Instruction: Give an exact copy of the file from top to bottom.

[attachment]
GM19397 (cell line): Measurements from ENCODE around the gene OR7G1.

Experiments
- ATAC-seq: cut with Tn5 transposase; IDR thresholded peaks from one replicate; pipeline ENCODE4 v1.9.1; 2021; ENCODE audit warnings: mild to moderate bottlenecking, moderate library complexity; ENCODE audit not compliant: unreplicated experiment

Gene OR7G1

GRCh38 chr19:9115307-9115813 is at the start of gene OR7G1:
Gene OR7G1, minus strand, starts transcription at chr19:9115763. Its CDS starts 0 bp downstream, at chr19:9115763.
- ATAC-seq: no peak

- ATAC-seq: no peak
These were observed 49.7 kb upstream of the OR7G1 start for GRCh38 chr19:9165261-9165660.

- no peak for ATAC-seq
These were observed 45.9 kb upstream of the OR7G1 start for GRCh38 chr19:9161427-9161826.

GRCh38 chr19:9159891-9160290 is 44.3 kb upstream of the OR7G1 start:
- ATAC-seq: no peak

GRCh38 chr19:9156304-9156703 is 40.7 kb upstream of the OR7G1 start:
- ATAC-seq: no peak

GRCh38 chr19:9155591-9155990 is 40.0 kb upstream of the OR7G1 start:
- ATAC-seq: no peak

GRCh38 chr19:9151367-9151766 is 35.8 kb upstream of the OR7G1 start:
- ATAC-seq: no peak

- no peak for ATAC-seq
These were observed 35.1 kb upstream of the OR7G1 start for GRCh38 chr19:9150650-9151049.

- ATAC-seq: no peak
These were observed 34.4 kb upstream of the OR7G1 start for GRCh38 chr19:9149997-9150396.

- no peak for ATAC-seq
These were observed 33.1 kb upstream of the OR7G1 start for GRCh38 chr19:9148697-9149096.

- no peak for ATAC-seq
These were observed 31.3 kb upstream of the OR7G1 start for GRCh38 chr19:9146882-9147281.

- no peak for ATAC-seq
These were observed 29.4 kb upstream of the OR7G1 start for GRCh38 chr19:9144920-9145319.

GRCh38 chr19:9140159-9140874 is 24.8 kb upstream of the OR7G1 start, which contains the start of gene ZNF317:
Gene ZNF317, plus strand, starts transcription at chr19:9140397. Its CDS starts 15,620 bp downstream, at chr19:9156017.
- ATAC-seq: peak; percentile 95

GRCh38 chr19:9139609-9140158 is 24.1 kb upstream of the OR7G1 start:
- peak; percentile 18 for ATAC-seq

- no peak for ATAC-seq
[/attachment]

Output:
GM19397 (cell line): Measurements from ENCODE around the gene OR7G1.

Experiments
- ATAC-seq: cut with Tn5 transposase; IDR thresholded peaks from one replicate; pipeline ENCODE4 v1.9.1; 2021; ENCODE audit warnings: mild to moderate bottlenecking, moderate library complexity; ENCODE audit not compliant: unreplicated experiment

Gene OR7G1

GRCh38 chr19:9115307-9115813 is at the start of gene OR7G1:
Gene OR7G1, minus strand, starts transcription at chr19:9115763. Its CDS starts 0 bp downstream, at chr19:9115763.
- ATAC-seq: no peak

- ATAC-seq: no peak
These were observed 49.7 kb upstream of the OR7G1 start for GRCh38 chr19:9165261-9165660.

- no peak for ATAC-seq
These were observed 45.9 kb upstream of the OR7G1 start for GRCh38 chr19:9161427-9161826.

GRCh38 chr19:9159891-9160290 is 44.3 kb upstream of the OR7G1 start:
- ATAC-seq: no peak

GRCh38 chr19:9156304-9156703 is 40.7 kb upstream of the OR7G1 start:
- ATAC-seq: no peak

GRCh38 chr19:9155591-9155990 is 40.0 kb upstream of the OR7G1 start:
- ATAC-seq: no peak

GRCh38 chr19:9151367-9151766 is 35.8 kb upstream of the OR7G1 start:
- ATAC-seq: no peak

- no peak for ATAC-seq
These were observed 35.1 kb upstream of the OR7G1 start for GRCh38 chr19:9150650-9151049.

- ATAC-seq: no peak
These were observed 34.4 kb upstream of the OR7G1 start for GRCh38 chr19:9149997-9150396.

- no peak for ATAC-seq
These were observed 33.1 kb upstream of the OR7G1 start for GRCh38 chr19:9148697-9149096.

- no peak for ATAC-seq
These were observed 31.3 kb upstream of the OR7G1 start for GRCh38 chr19:9146882-9147281.

- no peak for ATAC-seq
These were observed 29.4 kb upstream of the OR7G1 start for GRCh38 chr19:9144920-9145319.

GRCh38 chr19:9140159-9140874 is 24.8 kb upstream of the OR7G1 start, which contains the start of gene ZNF317:
Gene ZNF317, plus strand, starts transcription at chr19:9140397. Its CDS starts 15,620 bp downstream, at chr19:9156017.
- ATAC-seq: peak; percentile 95

GRCh38 chr19:9139609-9140158 is 24.1 kb upstream of the OR7G1 start:
- peak; percentile 18 for ATAC-seq

- no peak for ATAC-seq